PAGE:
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New Nikon Patent Shows On/Off Switch for Anti-Aliasing Filter



When Nikon released its D800E and D7100, people were surprised to learn that these models did without the Optical Low Pass Filter (aka. the Anti-Aliasing Filter). The resulting images from these cameras were sharper, but more easily fell pray to moire patterns in certain situations — in other words, it was a tradeoff.

But Nikon would like you to have your cake and eat it too, at least according to a recent patent the company filed with the Japanese Patent Office.

The patent comes to us from Egami, and details a method by which you could electronically switch the low-pass filter on and off. The Google Translated Japanese is a bit difficult to understand, but you can get all of the technical details here.


It’s worth noting that this isn’t the first time Nikon has played around with this idea. According to Nikon Rumors, the company filed a similar patent that allowed you to mechanically turn the filter on or off in 2011. One year later, Nikon filed yet another patent that showed the AA filter built into the camera lens instead of the body.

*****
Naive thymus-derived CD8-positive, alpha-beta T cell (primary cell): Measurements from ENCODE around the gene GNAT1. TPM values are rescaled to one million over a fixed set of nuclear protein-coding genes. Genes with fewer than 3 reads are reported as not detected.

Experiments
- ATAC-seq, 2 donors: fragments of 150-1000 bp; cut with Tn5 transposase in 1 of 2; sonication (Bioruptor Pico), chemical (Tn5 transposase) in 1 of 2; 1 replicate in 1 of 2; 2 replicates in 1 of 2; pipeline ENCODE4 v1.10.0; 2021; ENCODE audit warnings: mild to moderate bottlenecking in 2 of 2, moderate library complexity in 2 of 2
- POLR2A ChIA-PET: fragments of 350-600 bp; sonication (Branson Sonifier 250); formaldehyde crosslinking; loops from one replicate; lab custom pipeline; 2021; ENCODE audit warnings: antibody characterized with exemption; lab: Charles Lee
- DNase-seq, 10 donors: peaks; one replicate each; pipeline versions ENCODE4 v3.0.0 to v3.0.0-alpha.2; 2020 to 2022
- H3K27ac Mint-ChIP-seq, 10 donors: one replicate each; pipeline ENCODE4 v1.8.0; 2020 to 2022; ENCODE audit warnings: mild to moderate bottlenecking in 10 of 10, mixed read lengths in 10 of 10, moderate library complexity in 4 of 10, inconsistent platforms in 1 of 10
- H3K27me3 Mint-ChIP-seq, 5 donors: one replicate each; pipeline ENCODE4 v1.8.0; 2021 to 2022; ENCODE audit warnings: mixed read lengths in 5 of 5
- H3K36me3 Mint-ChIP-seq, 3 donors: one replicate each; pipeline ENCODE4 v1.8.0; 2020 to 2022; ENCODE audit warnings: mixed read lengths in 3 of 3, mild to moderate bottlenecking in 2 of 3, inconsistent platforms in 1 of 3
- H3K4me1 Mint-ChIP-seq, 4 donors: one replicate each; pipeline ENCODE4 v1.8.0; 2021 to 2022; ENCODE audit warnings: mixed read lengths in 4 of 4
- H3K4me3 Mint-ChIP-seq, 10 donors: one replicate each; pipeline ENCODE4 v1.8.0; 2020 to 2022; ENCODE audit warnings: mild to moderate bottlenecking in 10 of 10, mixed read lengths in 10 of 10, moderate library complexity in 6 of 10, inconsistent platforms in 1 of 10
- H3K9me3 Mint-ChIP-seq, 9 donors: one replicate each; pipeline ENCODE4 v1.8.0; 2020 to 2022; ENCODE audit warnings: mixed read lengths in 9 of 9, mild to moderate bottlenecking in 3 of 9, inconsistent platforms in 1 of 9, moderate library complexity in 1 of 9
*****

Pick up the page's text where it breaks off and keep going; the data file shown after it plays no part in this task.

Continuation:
Patents are notorious for not becoming a reality, and so we often caution people to take the idea with a grain of salt. But given how adamant Nikon has been about this — going so far as to remove the filter permanently from two of its cameras — it might not be much of a surprise if one of these solutions shows up in future Nikon DSLRs.

Image credit: Moiré 1.jpg by voltaik